Will Run For Waffles

Heading out for a 48-hour trail run?  Legend has it that a satchel of pinole on the hip is all the Tarahumara require.  Need to bound up this cliff like a mountain goat?  Have a sip of chia gel. Run yourself ragged? Drink a cup of corn gruel.

Of course, a lot of things take on mythical proportions out in the depths of the Sierra Madres.  Can pinole and chia work their magic in my world—not just for an afternoon run, but to fuel the 9-5 grind too?

I developed this recipe for waffles to give pinole and chia a chance in my modern world.  And by “modern,” I mean that anything with the word gruel in it is unacceptable.

Beyond the allure of tribal running hunks, secret villages, and mystery gruels and gels, it all comes down to foods crazy-dense with nutrients and foods lacking in junk.  That is, unless you consider blindingly-strong corn-beer to be junk.

Vegan Pinole-Chia Waffles

  • 3/4 cup medium to finely ground cornmeal or pinole
  • 1/4 cup chia seeds
  • 1/4 cup oats, ground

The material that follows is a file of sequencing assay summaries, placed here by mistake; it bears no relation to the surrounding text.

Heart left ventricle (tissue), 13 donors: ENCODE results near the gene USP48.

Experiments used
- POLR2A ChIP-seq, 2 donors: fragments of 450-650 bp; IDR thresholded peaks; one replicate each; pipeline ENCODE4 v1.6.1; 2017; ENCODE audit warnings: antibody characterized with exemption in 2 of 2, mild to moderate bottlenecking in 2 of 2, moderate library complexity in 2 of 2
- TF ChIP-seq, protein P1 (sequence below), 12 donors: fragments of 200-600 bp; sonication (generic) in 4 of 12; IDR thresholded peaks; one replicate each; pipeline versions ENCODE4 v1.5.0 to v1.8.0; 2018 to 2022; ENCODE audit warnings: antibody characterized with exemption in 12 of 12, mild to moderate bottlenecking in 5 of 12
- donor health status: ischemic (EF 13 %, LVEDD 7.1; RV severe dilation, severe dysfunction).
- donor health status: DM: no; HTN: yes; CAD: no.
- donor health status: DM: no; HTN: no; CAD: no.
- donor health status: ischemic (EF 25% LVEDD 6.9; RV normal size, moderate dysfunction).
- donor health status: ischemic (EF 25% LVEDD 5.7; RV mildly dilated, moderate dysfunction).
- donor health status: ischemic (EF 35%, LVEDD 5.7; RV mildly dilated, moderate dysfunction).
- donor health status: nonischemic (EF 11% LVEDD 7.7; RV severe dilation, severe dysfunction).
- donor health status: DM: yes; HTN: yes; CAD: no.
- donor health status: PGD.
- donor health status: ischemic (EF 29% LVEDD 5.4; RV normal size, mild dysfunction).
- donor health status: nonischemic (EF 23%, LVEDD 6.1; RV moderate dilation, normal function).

• 1/2 tsp salt
  • 1 tsp baking powder
  • 1/2 cup applesauce
  • 1 cup hemp milk
  • 1 tbsp coconut oil
  • 1 tbsp maple syrup
  • 1 tsp vanilla extract

If starting with cornmeal instead of pinole, toast it lightly in a pan over medium heat for about 5 minutes, until it is lightly browned and fragrant.  If you are using real pinole, grind in a coffee grinder to make a fine flour.

Preheat waffle iron.

Stir together the cornmeal, chia, ground oats, salt and baking powder.   In a separate bowl, mix together the applesauce, hemp milk, coconut oil, maple syrup, and vanilla.  (The coconut oil needs to be at warm temperature or warmer to mix, so you may need to microwave it to get it to a liquid state.)

Stir the wet ingredients into the dry to combine into a smooth batter.  Spray the waffle iron with baking spray even if it is nonstick, and pour batter into hot iron.  Follow the directions of your waffle iron, or wait until the iron stops steaming.

Carefully remove waffles from iron, respray with cooking spray, and repeat.  This was enough batter to fill my waffle iron 2 and a half times, making 5 small waffles.

To enjoy immediately, top with maple syrup and the fruits of your choice.  Alternatively, slice into bars, freeze and take on your next run.

These pinole-chia waffles were surprisingly delicious!  I was nervous they would be too gritty, but the pinole provides an amazing crunchiness that transform them from “pastry” to “hearty breakfast.”  While I can’t promise that these will propel you up the side of a mountain, I will tell you that Matt is planning on making them for his 50 miler!